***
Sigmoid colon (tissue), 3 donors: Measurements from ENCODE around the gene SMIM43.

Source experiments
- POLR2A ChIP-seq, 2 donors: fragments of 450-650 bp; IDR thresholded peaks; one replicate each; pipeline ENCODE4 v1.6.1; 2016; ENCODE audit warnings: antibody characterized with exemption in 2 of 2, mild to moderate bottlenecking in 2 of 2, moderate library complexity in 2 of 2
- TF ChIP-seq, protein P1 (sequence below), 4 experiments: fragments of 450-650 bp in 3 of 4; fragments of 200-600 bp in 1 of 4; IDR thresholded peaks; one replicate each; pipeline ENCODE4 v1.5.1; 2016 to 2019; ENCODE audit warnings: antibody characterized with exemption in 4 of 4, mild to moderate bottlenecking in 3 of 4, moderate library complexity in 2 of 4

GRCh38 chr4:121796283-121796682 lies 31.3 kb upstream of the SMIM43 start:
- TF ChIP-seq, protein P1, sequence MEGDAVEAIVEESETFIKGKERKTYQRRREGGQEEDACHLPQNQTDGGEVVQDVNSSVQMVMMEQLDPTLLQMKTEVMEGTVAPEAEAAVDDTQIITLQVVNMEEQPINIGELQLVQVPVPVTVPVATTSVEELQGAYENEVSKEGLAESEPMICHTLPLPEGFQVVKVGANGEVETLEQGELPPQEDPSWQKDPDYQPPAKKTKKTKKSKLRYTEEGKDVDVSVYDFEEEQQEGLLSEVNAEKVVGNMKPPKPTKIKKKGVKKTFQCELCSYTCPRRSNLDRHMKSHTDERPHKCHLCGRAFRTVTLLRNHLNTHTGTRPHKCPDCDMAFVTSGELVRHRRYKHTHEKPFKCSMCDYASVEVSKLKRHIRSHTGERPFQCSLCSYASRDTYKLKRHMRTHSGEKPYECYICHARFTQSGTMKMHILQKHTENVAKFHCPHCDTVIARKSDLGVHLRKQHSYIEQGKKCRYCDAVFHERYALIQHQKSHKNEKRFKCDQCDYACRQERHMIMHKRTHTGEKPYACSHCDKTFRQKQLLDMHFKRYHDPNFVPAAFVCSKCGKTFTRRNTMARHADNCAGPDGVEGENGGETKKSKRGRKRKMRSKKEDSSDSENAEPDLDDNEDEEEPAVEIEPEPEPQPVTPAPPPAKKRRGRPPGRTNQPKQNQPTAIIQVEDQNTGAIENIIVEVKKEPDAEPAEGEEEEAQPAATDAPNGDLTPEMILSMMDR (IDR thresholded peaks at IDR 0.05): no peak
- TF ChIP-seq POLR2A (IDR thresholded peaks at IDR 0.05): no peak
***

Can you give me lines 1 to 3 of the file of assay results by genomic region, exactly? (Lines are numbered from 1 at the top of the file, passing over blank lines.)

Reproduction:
Sigmoid colon (tissue), 3 donors: Measurements from ENCODE around the gene SMIM43.

Source experiments
- POLR2A ChIP-seq, 2 donors: fragments of 450-650 bp; IDR thresholded peaks; one replicate each; pipeline ENCODE4 v1.6.1; 2016; ENCODE audit warnings: antibody characterized with exemption in 2 of 2, mild to moderate bottlenecking in 2 of 2, moderate library complexity in 2 of 2